Each day, viruses attack the immune system looking to gain a foothold in the body and cause sickness. But the immune system regularly turns away these invaders by using antibodies and killer T cells that attack the antigen. Until now, scientists only knew these that events happened, but not how or why.
A research team at National Jewish Medical and Research Center led by Philippa Marrack, Ph.D., and John Kappler, Ph.D., report in the April 28 issue of Science that they have discovered how certain proteins work together in the immune system to control the T cells that attack viruses such as chicken pox, measles and other diseases.
National Jewish researchers have shown that the proteins IL-15 and IL-2 work together to balance the immune response against antigens. Researchers found that IL-15 drives the production and division of memory killer T cells and IL-2 kills these T cells as they divide.
"Memory" T cells are the immune system's primary defenders against antigens. When the immune system first comes in contact with an antigensuch as the viruses that cause chicken pox, measles or polioit creates killer T cells that then turn into "memory" T cells. If and when the antigen invades the immune system a second time, these "memory" T cells recognize the invader and bind to it, killing the antigen more quickly than during the first exposure. "You get a nuclear holocaust, not just gunfire," said Dr. Marrack, a National Jewish researcher who studies the inner workings of the immune system. (This is why people don't get chicken pox, measles or similar immune diseases more than once.)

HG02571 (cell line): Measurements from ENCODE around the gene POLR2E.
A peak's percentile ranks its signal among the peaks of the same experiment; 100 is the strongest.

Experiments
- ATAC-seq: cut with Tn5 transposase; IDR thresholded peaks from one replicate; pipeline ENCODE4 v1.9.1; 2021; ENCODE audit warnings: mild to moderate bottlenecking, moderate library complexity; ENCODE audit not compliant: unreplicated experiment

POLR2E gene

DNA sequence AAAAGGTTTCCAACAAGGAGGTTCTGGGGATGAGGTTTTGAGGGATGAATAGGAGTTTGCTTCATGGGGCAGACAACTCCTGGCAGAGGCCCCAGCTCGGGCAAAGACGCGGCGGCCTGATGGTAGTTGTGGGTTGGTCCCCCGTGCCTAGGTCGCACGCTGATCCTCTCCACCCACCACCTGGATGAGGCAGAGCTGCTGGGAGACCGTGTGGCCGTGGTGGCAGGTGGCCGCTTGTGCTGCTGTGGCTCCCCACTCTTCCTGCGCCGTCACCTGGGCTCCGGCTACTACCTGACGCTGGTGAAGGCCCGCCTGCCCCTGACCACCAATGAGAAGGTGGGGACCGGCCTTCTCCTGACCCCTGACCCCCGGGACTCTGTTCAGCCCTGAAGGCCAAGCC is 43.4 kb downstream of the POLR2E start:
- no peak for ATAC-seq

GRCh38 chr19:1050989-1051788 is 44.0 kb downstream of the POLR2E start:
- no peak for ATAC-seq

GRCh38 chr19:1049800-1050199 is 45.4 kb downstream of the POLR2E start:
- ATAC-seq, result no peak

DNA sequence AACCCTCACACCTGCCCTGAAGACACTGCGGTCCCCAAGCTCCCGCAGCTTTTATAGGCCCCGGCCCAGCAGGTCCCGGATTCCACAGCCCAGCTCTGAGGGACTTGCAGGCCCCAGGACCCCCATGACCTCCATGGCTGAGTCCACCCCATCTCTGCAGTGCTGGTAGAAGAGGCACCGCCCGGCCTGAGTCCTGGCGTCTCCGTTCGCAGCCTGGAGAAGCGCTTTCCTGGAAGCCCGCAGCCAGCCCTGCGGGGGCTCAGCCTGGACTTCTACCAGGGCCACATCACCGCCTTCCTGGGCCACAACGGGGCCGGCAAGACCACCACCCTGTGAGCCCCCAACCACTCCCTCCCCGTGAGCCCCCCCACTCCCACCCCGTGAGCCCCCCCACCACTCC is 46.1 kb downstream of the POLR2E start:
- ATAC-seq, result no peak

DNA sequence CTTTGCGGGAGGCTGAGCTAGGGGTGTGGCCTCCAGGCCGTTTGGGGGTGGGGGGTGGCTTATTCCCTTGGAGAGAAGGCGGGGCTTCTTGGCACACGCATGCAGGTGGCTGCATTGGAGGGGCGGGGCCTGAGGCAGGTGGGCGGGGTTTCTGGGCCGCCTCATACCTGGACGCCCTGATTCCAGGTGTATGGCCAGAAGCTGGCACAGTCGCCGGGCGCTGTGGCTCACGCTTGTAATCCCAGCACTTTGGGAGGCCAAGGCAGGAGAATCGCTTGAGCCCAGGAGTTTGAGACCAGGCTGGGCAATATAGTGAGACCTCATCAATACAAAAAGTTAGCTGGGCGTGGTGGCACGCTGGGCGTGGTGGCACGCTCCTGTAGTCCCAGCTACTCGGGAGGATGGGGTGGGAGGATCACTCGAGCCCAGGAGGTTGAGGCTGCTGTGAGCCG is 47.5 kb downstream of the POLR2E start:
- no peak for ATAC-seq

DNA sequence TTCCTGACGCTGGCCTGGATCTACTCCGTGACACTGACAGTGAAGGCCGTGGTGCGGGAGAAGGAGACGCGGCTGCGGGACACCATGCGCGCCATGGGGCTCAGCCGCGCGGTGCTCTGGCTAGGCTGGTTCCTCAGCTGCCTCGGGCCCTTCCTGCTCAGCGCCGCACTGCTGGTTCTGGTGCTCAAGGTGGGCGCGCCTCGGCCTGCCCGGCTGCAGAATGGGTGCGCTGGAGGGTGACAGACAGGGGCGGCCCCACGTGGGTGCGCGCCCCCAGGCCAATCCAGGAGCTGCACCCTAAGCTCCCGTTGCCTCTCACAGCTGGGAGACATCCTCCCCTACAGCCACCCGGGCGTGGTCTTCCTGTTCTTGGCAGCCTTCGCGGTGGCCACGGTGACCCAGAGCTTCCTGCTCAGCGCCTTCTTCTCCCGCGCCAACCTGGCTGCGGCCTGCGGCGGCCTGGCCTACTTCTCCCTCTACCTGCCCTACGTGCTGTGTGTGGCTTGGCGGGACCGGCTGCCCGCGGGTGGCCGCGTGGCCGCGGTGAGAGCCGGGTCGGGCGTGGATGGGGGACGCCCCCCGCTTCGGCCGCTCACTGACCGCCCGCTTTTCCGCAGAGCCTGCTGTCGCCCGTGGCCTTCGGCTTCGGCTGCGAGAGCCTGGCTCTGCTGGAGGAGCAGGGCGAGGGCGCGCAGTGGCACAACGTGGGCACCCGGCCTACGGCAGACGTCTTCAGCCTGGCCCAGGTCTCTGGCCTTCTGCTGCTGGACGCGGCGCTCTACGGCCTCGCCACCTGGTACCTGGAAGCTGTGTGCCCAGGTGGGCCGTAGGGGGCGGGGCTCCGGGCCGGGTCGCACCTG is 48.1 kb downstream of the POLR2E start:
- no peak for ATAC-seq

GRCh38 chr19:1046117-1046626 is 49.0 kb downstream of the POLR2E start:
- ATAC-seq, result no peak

Still, researchers were unsure if T cells maintained the ability to remember antigens from one exposure to anotherthere could be decades between exposuresby laying in wait, by being exposed to antigens regularly or by holding on to small parts of the virus. Recently, National Jewish researchers found that none of these explanations were quite right. Rather, "memory" T ce
Contact: Jordan Gruener
National Jewish Medical and Research Center